I use rainX for the outside and FogX for the inside of my glasses. I also tracked down and carry a mini MM candy container filled with E caps. I wrap a decent length of duct tape around my seat-post, and last but not least is a small tube of chain lube. It's small though it holds enough to lube a chain 2 or 3 times.
 

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I like to tape some info to my top tube that tells me at what cumulative distance the aid stations will be located at. It can be very useful to know how much further it is to the next aid station for various reasons such as conserving water. Obviously you need to also use some type of bike computer so you know how far you've ridden, I use a Garmin Edge 510.

Pack along zip ties, they are so useful with trailside repairs.
 

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I like to tape some info to my top tube that tells me at what cumulative distance the aid stations will be located at. It can be very useful to know how much further it is to the next aid station for various reasons such as conserving water. Obviously you need to also use some type of bike computer so you know how far you've ridden, I use a Garmin Edge 510.

Pack along zip ties, they are so useful with trailside repairs.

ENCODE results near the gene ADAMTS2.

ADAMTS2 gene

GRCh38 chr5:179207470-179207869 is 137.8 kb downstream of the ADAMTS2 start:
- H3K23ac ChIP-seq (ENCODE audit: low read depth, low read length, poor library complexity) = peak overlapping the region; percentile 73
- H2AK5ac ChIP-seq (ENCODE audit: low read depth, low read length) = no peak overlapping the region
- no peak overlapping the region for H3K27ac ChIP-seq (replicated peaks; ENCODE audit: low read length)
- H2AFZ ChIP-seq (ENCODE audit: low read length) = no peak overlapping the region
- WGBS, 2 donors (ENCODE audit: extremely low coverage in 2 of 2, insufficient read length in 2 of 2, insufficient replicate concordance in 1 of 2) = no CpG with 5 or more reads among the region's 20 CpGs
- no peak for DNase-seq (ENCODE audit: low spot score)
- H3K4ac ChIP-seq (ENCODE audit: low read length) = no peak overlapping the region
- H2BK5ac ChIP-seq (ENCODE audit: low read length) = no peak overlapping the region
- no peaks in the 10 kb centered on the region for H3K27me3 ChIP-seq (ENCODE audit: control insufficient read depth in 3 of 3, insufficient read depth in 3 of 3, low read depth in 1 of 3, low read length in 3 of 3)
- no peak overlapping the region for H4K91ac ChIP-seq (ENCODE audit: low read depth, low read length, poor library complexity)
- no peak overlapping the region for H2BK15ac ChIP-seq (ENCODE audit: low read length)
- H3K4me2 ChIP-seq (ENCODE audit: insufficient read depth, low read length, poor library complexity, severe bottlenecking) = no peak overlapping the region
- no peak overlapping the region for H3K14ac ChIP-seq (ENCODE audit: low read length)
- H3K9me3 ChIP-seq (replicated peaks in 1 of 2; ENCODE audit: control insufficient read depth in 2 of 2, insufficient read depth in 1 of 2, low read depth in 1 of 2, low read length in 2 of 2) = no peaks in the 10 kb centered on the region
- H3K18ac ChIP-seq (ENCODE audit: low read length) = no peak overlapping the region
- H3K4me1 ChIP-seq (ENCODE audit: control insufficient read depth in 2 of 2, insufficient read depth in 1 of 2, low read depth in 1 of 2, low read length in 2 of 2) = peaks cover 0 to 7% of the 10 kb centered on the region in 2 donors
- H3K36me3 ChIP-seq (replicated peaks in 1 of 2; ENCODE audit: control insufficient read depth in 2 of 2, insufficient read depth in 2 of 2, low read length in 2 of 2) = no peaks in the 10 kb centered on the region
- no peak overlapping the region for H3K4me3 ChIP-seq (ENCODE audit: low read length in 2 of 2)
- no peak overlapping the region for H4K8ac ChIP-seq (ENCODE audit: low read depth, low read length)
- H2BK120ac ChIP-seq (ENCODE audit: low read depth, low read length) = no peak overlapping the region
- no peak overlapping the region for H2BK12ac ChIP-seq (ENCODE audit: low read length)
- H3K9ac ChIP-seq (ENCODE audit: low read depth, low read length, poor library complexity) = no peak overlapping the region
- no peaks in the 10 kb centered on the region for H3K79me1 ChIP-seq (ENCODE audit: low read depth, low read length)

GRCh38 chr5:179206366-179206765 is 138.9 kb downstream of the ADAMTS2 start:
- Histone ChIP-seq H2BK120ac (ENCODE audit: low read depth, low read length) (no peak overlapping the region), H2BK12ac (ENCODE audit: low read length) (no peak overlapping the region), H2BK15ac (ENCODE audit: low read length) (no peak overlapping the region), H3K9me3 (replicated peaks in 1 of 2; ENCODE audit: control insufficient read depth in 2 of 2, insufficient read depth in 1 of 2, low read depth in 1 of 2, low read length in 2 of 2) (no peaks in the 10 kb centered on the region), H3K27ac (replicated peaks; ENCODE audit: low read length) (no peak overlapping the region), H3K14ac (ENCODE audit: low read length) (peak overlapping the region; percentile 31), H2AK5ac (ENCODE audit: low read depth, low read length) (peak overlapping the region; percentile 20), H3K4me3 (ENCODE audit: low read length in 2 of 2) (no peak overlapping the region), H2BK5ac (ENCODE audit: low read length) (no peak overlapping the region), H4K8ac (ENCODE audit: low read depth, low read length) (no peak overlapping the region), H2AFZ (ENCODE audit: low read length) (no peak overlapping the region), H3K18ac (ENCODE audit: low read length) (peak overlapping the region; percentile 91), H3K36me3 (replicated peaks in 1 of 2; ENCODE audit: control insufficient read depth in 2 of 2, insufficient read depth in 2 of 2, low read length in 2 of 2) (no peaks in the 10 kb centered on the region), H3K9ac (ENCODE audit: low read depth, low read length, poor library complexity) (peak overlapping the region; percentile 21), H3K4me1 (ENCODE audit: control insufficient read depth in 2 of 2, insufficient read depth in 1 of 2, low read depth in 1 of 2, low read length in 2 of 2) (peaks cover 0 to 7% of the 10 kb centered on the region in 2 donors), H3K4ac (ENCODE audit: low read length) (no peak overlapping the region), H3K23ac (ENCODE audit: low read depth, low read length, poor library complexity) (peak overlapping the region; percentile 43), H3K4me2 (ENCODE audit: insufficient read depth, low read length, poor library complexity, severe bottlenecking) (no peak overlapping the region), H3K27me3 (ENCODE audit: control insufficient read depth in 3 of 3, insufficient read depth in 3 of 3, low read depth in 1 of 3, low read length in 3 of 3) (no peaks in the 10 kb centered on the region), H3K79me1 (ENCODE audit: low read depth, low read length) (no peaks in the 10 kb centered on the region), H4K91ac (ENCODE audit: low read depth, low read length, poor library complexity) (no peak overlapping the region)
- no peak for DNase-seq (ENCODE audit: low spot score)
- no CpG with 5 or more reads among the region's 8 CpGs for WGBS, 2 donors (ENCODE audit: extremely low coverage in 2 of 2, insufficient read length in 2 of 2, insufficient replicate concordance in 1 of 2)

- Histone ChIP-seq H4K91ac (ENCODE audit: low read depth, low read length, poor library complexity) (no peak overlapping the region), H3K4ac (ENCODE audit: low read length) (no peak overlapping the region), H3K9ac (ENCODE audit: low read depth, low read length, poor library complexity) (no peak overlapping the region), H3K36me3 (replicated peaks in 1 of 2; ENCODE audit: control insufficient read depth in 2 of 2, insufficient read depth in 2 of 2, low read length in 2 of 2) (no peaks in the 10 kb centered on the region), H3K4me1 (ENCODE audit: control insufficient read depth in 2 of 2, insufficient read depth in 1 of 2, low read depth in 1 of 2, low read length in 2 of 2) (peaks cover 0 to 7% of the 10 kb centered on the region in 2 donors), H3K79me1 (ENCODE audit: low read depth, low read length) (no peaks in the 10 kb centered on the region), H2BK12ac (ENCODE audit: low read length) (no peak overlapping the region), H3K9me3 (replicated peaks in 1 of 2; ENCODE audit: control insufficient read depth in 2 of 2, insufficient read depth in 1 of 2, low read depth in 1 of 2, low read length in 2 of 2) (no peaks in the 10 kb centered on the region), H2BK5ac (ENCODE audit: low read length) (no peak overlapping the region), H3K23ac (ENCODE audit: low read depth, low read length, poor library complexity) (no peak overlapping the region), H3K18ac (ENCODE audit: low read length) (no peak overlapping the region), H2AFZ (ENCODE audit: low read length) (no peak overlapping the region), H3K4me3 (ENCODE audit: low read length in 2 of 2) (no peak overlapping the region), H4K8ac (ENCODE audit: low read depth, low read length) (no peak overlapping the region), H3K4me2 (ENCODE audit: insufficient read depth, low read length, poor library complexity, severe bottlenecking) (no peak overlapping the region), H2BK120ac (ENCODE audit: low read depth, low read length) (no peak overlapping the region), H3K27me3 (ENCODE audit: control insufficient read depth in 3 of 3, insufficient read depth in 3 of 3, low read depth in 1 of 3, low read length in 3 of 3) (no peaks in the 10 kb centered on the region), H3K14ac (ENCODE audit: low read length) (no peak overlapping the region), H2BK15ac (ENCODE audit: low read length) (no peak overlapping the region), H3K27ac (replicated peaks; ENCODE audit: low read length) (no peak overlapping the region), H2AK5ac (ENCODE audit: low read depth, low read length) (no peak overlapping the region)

this this this. an elevation map of course to let you know where the climbs are and how much farther you have to get to the top, this will keep you will you from wanting to quit
 

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Every tip above is a good one. I love the top tube "cheat sheet". I just break mine into mileage blocks of "mostly climbing", "mostly descending" and "rolling". It's so nice to know about how long a climbing section is when you are just rolling into it.

I'll add that it's easy to forget about triceps. If the course includes a lot of long single track descending, you will use those muscles a lot! Doubly so if the descents are rough and fast. After my first 100, I just added some modest tricep work to my home-based dumbell/core/stretching routine, and haven't had a problem since.

Eating before long downhill sections is optimum. The HR goes down, and digestion commences!
 

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Do your research on the course. Course cheatsheets on the bars are really helpful, but my tip is based on a big error that I made at the Syllamo 50 two years ago.

I knew that the opening singletrack was tough, but I'm pretty confident in technical trails. I was aiming for top 30 overall and pushed my pace for the first section of 15miles. I was not ready for the technicality of the trail and was trying to use water bottles. Bad move as in order to push the pace, I couldn't drink easily. It also took longer for that short section than I expected (so I kept pushing harder). I ultimately dehydrated myself and bonked really hard before aid 2. I just limped into finish that year.